We carry out threedimensional computations of the accretion rate onto an object (of size
Note: When clicking on a Digital Object Identifier (DOI) number, you will be taken to an external site maintained by the publisher.
Some full text articles may not yet be available without a charge during the embargo (administrative interval).
What is a DOI Number?
Some links on this page may take you to nonfederal websites. Their policies may differ from this site.

Abstract R _{sink}and massm ) as it moves through a uniform medium at a subsonic speedv _{∞}. The object is treated as a fully absorbing boundary (e.g., a black hole). In contrast to early conjectures, we show that for an accretor with in a gaseous medium with adiabatic index ${R}_{\mathrm{sink}}\ll {R}_{A}=2\mathit{Gm}/{v}_{\infty}^{2}$γ = 5/3, the accretion rate is independent of Mach number and is determined only bym and the gas entropy. Our numerical simulations are conducted using two different numerical schemes via the Athena++ and Arepo hydrodynamics solvers, which reach nearly identical steadystate solutions. We find that pressure gradients generated by the isentropic compression of the flow near the accretor are sufficient to suspend much of the surrounding gas in a nearhydrostatic equilibrium, just as predicted from the spherical Bondi–Hoyle calculation. Indeed, the accretion rates for steady flow match the Bondi–Hoyle rate, and are indicative of isentropic flow for subsonic motion where no shocks occur. We also find that the accretion drag may be predicted using the Safronov number, Θ =R _{A}/R _{sink}, and is much less than the dynamical friction for sufficiently small accretors (R _{sink}≪R _{A}). 
ABSTRACT Stars and planets move supersonically in a gaseous medium during planetary engulfment, stellar interactions, and within protoplanetary discs. For a nearly uniform medium, the relevant parameters are the Mach number and the size of the body, R, relative to its accretion radius, RA. Over many decades, numerical and analytical work has characterized the flow, the drag on the body, and the possible suite of instabilities. Only a limited amount of work has treated the stellar boundary as it is in many of these astrophysical settings, a hard sphere at R. Thus, we present new 3D athena++ hydrodynamic calculations for a large range of parameters. For RA ≪ R, the results are as expected for pure hydrodynamics with minimal impact from gravity, which we verify by comparing to experimental wind tunnel data in air. When RA ≈ R, a hydrostatically supported separation bubble forms behind the gravitating body, exerting significant pressure on the sphere and driving a recompression shock, which intersects with the bow shock. For RA ≫ R, the bubble transitions into an isentropic, spherically symmetric halo, as seen in earlier works. These two distinct regimes of flow morphology may be treated separately in terms of their shock standoff distance and drag coefficients. Most importantly for astrophysical applications, we propose a new formula for the dynamical friction, which depends on the ratio of the shock standoff distance to RA. That exploration also reveals the minimum size of the simulation domain needed to accurately capture the deflection of incoming streamlines due to gravity.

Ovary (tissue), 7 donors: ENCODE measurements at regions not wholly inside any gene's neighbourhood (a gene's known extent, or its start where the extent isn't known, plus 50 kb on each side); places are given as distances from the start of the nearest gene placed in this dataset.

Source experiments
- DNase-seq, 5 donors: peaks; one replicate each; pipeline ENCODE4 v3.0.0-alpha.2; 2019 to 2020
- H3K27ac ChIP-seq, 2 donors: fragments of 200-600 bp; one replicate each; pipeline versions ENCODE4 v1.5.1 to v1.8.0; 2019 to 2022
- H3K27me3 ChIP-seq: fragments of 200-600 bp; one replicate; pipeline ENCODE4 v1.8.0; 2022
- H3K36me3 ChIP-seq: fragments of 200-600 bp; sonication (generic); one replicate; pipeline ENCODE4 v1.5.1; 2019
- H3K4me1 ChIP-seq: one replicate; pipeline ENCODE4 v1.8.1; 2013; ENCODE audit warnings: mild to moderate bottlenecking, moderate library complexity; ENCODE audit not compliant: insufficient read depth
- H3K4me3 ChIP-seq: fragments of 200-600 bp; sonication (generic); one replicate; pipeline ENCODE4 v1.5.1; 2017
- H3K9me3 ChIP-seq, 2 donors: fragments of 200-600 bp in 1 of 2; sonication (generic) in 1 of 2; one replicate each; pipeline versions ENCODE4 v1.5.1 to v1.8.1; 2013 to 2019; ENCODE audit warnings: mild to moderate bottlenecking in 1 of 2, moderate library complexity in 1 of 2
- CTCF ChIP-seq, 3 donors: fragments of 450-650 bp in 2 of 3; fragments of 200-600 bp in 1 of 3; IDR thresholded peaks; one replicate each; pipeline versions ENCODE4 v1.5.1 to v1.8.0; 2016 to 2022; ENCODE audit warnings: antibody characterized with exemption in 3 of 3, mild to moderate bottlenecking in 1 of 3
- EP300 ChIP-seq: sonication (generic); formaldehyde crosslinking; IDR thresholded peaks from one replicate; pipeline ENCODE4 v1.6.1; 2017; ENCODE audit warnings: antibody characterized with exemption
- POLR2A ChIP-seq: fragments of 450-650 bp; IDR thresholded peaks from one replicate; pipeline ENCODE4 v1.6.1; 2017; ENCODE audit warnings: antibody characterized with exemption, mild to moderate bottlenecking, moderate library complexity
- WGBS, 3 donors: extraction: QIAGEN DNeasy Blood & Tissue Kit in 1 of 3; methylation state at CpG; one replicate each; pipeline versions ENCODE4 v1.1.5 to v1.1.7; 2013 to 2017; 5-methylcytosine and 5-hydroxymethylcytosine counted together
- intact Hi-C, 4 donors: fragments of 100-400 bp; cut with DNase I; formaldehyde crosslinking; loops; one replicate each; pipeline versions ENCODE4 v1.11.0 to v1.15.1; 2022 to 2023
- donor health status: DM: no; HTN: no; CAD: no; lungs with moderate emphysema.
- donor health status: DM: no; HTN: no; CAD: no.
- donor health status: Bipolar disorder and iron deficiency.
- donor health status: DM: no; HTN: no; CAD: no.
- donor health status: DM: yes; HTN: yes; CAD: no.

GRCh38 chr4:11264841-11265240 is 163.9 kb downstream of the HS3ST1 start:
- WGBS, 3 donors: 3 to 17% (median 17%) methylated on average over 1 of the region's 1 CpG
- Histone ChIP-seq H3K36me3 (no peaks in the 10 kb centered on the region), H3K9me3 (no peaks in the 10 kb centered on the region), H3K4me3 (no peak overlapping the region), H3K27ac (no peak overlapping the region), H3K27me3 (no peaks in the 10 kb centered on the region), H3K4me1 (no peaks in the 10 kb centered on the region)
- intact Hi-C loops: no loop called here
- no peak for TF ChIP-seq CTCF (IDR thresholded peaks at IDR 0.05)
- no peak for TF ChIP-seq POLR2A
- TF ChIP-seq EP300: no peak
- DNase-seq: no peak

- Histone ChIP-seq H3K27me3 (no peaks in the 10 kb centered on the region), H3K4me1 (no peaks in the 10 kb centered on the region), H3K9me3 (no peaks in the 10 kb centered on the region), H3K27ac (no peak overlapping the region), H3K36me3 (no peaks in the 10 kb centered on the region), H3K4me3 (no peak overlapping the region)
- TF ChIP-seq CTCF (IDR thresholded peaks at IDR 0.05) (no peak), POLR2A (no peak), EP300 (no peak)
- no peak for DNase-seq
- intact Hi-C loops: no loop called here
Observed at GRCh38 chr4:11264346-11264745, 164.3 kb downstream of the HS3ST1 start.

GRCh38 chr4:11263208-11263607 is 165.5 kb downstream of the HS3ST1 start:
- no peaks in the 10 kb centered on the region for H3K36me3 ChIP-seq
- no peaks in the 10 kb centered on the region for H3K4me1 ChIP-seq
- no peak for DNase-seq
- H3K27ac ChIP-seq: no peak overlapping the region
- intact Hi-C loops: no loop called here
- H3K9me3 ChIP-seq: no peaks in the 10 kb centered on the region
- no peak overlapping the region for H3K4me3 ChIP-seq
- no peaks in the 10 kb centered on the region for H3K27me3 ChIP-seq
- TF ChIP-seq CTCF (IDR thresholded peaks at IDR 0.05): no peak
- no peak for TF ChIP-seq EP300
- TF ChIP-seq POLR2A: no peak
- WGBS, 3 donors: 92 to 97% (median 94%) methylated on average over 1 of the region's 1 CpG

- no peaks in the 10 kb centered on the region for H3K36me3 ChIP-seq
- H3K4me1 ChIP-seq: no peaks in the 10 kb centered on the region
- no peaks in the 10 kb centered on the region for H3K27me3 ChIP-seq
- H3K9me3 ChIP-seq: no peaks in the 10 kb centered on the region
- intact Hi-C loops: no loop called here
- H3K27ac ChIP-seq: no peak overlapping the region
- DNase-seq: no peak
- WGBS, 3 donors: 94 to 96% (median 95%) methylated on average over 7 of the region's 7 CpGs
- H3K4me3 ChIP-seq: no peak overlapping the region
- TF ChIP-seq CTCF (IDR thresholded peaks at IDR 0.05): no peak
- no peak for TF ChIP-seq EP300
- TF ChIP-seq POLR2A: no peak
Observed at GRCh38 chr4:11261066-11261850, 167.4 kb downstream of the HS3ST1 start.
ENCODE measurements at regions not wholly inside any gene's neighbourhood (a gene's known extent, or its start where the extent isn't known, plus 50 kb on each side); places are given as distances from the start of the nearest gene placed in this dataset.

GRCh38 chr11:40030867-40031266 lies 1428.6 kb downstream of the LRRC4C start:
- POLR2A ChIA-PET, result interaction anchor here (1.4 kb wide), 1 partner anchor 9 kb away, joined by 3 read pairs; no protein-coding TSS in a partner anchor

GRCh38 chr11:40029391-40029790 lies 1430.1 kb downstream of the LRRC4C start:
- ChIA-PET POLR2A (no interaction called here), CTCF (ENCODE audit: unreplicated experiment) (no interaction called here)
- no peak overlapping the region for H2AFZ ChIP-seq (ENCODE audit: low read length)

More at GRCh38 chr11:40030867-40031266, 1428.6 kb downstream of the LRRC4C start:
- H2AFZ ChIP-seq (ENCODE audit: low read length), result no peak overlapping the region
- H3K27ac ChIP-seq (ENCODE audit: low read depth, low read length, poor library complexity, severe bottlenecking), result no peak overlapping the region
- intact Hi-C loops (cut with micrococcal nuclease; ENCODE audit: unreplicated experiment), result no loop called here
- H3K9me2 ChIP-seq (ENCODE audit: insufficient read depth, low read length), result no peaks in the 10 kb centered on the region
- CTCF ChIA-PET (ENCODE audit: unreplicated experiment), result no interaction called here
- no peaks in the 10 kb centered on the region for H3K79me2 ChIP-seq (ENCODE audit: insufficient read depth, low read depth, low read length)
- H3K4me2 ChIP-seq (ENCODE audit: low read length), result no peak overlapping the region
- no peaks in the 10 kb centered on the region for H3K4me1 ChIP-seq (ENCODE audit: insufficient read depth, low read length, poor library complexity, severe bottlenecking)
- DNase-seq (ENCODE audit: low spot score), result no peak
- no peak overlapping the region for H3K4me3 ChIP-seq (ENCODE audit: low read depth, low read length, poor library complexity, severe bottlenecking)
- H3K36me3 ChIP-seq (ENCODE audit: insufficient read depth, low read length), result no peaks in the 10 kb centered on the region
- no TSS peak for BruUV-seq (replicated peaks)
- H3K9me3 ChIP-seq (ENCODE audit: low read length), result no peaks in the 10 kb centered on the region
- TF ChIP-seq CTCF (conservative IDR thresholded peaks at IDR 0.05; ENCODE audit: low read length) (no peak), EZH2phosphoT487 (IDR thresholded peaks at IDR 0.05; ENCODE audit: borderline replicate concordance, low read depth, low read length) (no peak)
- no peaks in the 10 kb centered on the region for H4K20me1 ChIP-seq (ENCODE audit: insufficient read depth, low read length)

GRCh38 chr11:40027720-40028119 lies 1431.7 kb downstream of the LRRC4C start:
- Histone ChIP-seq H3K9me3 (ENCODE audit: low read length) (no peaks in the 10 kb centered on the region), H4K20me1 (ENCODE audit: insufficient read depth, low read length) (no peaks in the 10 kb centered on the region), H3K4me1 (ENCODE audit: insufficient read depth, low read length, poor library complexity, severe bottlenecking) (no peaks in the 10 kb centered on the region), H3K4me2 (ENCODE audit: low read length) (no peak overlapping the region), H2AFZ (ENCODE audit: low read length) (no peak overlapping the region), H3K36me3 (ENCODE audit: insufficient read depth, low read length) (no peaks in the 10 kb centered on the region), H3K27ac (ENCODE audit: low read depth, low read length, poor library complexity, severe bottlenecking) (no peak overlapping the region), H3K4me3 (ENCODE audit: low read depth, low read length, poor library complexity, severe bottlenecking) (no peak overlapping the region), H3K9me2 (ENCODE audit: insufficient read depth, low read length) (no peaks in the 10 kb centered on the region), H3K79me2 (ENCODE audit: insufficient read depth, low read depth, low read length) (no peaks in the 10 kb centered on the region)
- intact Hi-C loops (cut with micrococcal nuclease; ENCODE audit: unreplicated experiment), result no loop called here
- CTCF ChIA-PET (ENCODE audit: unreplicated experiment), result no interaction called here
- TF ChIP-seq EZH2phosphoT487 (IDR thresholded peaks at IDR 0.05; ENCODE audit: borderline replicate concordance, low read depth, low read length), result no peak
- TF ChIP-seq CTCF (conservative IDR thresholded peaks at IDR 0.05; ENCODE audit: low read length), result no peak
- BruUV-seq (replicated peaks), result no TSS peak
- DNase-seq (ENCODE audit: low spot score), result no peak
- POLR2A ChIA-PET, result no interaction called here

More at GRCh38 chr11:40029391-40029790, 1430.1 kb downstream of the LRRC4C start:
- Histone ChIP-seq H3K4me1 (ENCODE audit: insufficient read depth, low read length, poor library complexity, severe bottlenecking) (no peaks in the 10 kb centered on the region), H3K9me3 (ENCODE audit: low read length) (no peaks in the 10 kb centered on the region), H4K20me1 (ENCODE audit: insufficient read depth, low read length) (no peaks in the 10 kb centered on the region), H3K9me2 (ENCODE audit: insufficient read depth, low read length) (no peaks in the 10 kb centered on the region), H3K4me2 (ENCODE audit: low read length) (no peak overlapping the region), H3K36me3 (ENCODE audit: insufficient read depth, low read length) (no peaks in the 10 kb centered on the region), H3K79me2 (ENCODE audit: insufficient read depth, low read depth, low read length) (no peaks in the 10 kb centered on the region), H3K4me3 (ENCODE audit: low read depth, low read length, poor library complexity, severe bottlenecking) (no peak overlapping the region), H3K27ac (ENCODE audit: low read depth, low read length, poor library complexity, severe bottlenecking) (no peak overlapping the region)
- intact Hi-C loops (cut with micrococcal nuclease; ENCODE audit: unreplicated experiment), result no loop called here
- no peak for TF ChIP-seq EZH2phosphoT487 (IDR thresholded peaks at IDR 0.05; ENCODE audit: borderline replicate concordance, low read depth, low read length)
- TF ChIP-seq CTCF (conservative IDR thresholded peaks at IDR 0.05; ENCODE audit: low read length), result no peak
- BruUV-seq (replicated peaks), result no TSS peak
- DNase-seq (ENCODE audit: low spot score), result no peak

ABSTRACT We conduct a longtimescale ($5000\,$ d) 3D simulation of a commonenvelope event with a $2\, {\rm M}_{\odot }$ red giant and a $1\, {\rm M}_{\odot }$ mainsequence companion, using the movingmesh hydrodynamic solver manga. Starting with an orbital radius of $52\, \mathrm{ R}_{\odot }$, our binary shrinks to an orbital radius of $5\, \mathrm{ R}_{\odot }$ in $200\,$ d. We show that over a timescale of about $1500\,$ d, the envelope is completely ejected, while 80 per cent is ejected in about $400\,$ d. The complete ejection of the envelope is solely powered by the orbital energy of the binary, without the need for latetime reheating from recombination or jets. Motivated by recent theoretical and observational results, we also find that the envelope enters a phase of homologous expansion about $550\, \rm d$ after the start of our simulation. We also run a simplified 1D model to show that heating from the central binary in the envelope at late times does not influence the ejection. This homologous expansion of the envelope would likely simplify calculations of the observational implications such as light curves.